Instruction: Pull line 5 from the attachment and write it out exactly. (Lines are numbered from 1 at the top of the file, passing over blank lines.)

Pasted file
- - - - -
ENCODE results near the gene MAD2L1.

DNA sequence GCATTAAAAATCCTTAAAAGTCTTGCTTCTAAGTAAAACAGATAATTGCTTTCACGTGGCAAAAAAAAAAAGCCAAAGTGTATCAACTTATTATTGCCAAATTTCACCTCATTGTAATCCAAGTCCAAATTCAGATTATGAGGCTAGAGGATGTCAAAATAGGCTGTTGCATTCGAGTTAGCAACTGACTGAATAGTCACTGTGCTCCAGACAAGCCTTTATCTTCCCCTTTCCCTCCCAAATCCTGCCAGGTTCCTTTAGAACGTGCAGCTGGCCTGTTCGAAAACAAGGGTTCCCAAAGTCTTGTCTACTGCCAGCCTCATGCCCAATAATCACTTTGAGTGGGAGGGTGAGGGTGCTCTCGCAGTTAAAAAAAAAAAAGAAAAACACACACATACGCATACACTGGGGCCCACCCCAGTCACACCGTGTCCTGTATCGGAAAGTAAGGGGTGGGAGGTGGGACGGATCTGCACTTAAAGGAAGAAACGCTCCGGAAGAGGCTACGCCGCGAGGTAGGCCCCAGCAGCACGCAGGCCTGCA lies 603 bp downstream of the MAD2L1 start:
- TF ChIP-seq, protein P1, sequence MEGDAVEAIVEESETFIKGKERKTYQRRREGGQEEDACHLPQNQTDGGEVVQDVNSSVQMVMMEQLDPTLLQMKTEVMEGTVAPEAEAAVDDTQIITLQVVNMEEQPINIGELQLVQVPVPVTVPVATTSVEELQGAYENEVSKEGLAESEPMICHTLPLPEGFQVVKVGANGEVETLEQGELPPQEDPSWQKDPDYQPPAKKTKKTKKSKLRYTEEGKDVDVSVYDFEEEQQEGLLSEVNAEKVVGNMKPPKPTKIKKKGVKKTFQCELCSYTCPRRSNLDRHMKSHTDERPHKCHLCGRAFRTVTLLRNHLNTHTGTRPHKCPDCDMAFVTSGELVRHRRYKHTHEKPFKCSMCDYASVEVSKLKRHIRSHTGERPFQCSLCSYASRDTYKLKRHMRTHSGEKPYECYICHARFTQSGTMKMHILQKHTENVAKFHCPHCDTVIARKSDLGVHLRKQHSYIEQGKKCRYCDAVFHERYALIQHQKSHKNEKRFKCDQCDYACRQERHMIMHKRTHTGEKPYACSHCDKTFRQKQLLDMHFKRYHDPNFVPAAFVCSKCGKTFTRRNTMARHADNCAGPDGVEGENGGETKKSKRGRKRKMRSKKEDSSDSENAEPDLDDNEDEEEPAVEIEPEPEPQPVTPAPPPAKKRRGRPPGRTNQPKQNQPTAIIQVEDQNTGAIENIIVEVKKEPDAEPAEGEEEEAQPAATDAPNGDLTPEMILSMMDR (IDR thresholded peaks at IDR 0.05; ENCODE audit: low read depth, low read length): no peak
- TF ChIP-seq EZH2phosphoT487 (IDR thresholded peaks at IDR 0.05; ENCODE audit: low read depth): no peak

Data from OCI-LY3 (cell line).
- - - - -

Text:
Data from OCI-LY3 (cell line).